Byzantine Greeks

Byzantine Greeks or Byzantines or Romaioi, is a conventional term used by modern historians to refer to the medieval Greek or Hellenized citizens of the Byzantine Empire, centered mainly in Constantinople, the southern Balkans, the Greek islands, Asia Minor (modern Turkey) and the large urban centres of the Near East and Northern Egypt. In systems of historiography such as Arnold J. Toynbee's, where Byzantium is defined as a civilisation rather than a state, the term "Byzantine Greek" is restricted to the inhabitants of the Byzantine Empire, while "Byzantine" can refer to any medieval state of the Orthodox faith (such as Moscovite Russia). [Cyril A. Mango. "Oxford History of Byzantium".] The terms "Byzantine Empire" and "Byzantine Greeks" were introduced in the English-speaking literature by Sir George Finlay in 1851, in his "History of Greece, from its Conquest by the Crusaders to its Conquest by the Turks".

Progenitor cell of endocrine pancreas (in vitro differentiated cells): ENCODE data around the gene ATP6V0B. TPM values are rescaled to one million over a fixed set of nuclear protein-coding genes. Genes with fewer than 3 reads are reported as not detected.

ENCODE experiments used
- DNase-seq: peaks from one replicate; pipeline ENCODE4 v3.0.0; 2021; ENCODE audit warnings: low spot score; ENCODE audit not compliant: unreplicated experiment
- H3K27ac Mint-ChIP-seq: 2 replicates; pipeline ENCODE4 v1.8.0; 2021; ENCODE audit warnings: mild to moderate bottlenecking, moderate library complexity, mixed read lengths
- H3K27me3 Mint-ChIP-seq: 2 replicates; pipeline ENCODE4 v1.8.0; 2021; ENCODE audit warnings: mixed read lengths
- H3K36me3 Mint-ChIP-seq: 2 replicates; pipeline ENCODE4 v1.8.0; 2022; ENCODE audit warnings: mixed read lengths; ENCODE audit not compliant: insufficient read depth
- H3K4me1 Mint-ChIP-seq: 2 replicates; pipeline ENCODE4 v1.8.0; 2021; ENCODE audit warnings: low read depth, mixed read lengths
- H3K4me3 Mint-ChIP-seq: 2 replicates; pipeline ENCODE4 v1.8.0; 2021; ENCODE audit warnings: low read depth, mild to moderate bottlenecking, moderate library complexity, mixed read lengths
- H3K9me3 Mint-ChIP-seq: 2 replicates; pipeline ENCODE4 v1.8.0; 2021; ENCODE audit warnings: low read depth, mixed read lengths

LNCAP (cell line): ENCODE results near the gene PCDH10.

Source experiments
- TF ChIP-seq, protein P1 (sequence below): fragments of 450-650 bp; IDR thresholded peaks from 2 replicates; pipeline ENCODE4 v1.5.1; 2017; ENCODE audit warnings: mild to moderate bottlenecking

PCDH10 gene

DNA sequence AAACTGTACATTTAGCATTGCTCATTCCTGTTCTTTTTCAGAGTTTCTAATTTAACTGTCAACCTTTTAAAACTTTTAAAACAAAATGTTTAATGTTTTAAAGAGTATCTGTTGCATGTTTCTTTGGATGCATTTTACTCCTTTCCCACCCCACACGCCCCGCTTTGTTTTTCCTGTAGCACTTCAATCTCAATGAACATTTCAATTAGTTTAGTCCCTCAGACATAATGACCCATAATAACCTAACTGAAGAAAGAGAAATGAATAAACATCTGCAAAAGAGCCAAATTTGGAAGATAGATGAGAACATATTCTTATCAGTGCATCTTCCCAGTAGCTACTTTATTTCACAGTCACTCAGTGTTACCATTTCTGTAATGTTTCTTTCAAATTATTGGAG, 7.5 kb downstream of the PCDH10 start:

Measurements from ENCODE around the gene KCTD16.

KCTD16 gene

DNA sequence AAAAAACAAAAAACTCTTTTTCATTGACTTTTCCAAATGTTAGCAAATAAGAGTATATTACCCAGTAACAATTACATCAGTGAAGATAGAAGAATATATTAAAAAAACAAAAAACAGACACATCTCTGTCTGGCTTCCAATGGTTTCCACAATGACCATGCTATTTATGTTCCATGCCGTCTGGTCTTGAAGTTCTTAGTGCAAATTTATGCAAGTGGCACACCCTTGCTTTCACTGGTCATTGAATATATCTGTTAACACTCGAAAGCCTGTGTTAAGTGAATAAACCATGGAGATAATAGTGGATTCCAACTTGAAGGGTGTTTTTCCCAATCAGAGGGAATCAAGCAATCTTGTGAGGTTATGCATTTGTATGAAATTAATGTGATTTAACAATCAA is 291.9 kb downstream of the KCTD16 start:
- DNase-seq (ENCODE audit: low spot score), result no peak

During most of the Middle Ages the Byzantine Greeks identified themselves as "Romans" (Rhomaioi, meaning citizens of the Roman Empire), a term which in the Greek language had become synonymous to "Christian Greek", though in Latin it never lost its original meaning. [Steven Runciman. "The Great Church in Captivity", p. 301.] The ancient name "Hellene" was in popular use synonymous to a pagan, and was revived as an ethnonym only during the Empire's late period. While in the West the term Roman acquired a new meaning in connection with the church and the bishop of Rome the Greek form Romaioi remained attached to the Greeks of the Eastern Empire. [Encyclopedia Britannica. "History of Europe: The Romans", 2008, O.Ed.]